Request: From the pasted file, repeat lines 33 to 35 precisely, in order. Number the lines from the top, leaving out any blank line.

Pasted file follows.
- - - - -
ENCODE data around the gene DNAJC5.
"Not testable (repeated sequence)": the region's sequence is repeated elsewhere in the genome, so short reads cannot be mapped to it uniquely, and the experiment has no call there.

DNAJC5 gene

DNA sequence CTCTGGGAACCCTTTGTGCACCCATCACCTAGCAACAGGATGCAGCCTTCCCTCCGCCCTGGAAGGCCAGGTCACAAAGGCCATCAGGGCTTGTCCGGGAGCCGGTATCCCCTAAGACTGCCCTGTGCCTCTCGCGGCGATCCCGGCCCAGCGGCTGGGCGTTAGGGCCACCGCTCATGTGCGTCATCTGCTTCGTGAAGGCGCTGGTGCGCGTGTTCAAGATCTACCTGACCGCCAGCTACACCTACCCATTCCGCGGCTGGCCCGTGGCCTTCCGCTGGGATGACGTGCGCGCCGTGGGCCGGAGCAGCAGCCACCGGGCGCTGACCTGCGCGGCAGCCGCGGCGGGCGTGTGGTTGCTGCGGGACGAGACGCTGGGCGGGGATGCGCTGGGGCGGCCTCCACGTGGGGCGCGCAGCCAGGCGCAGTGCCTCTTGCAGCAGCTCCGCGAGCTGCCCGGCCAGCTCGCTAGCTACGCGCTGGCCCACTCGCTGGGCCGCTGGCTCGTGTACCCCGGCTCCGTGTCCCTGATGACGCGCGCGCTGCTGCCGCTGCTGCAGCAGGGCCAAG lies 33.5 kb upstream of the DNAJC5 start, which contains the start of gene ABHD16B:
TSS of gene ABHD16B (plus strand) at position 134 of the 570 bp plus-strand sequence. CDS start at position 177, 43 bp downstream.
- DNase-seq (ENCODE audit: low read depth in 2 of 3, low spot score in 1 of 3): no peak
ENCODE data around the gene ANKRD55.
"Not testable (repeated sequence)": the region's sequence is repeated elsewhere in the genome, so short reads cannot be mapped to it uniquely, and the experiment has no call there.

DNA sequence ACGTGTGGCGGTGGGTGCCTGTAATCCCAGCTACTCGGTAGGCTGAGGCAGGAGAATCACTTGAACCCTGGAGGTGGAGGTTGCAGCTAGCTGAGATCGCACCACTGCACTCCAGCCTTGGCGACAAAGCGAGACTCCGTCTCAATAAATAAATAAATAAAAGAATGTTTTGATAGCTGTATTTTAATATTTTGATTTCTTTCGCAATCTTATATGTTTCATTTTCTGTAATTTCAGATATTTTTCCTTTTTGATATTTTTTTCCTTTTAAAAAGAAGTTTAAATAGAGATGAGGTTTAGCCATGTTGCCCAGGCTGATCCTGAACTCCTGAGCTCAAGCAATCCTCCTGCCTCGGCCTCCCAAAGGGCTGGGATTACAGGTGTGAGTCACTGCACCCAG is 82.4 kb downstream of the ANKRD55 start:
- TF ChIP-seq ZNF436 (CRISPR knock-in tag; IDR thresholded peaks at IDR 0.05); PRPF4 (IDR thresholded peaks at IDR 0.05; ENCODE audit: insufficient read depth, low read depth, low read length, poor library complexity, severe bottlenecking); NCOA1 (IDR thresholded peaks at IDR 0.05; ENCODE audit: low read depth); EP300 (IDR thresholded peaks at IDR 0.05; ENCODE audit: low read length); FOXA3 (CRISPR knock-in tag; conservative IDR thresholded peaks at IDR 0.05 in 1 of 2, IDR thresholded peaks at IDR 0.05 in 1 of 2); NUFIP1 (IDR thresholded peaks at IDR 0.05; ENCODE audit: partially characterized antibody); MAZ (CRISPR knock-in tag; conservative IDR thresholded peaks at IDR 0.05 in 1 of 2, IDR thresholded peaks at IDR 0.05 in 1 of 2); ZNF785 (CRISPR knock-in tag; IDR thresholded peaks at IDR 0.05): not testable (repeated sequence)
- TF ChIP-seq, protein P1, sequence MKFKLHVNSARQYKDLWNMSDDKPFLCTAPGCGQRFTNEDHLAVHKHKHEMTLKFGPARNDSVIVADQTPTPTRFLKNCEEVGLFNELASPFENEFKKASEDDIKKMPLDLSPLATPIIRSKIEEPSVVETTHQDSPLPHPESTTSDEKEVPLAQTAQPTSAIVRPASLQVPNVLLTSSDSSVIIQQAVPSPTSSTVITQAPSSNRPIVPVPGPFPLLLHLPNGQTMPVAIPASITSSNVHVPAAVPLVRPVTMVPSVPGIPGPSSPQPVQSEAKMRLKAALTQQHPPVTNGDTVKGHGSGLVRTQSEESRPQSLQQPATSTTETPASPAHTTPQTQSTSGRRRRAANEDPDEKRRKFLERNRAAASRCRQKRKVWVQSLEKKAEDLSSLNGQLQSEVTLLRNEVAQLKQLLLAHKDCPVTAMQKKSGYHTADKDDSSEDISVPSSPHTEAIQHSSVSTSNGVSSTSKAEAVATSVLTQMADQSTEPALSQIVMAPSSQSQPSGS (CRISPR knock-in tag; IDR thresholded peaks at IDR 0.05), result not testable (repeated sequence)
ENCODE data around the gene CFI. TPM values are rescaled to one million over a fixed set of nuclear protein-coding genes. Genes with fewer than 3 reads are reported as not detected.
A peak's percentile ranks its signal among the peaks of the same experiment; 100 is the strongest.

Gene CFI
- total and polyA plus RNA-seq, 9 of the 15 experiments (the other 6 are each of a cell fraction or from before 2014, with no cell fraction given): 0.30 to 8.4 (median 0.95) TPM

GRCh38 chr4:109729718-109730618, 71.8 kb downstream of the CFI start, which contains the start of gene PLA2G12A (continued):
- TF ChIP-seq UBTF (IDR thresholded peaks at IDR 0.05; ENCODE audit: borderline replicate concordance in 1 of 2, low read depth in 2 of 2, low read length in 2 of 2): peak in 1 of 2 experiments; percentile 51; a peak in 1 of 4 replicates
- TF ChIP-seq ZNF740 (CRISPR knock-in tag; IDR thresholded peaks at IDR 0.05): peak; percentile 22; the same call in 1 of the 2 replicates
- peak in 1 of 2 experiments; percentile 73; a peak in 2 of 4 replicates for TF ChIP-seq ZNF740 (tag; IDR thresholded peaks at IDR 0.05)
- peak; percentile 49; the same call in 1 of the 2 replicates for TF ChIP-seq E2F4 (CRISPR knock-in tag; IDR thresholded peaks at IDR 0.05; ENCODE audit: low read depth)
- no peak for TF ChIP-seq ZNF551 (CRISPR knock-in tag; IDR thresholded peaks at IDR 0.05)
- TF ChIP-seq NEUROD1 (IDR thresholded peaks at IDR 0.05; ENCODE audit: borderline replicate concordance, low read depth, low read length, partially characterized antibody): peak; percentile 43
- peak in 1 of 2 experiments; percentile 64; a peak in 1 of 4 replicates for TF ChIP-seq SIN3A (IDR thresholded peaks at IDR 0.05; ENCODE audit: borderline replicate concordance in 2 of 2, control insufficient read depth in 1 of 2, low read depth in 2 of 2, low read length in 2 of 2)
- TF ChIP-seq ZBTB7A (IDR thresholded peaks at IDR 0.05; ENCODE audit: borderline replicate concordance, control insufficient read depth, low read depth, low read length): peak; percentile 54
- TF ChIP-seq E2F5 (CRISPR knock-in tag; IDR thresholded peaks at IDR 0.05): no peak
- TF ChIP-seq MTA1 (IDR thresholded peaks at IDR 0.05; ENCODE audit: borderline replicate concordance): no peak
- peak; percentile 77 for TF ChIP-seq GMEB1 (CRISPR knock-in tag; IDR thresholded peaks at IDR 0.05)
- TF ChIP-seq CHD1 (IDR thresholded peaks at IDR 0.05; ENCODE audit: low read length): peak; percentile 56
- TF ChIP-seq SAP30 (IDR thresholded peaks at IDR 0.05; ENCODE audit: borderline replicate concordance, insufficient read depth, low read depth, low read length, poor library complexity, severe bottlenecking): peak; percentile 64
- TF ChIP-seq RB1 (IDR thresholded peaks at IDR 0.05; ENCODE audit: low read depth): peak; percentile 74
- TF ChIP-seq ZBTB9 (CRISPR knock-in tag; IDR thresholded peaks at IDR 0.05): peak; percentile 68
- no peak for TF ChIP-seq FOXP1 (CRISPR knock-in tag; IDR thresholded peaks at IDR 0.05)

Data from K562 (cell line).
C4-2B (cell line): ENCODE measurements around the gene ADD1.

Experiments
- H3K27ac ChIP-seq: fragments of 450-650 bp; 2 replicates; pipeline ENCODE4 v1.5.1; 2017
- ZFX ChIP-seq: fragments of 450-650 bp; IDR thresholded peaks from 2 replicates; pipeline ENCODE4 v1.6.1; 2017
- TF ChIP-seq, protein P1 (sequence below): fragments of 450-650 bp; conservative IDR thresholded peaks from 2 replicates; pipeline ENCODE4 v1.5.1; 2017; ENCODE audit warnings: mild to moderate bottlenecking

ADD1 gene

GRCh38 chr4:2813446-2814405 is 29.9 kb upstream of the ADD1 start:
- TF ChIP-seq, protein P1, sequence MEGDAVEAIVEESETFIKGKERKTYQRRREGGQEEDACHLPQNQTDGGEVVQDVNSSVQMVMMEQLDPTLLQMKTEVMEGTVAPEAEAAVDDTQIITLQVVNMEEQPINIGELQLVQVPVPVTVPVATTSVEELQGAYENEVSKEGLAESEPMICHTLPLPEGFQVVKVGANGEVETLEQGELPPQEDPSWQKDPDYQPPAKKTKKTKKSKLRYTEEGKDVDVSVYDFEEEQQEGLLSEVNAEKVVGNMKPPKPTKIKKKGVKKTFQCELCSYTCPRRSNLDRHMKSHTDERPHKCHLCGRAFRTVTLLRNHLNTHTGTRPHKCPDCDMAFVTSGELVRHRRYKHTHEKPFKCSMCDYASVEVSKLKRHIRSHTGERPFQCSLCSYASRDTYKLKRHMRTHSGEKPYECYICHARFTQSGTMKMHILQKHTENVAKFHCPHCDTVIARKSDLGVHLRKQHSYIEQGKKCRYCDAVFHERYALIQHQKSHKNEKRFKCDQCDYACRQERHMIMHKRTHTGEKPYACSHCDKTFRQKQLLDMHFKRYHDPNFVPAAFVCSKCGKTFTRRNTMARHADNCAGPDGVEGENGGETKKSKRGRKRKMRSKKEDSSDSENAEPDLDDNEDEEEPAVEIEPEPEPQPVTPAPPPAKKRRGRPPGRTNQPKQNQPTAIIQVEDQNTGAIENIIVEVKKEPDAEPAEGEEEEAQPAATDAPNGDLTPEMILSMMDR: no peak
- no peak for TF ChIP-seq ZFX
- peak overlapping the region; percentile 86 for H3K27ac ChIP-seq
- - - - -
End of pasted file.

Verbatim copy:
Data from K562 (cell line).
C4-2B (cell line): ENCODE measurements around the gene ADD1.

Experiments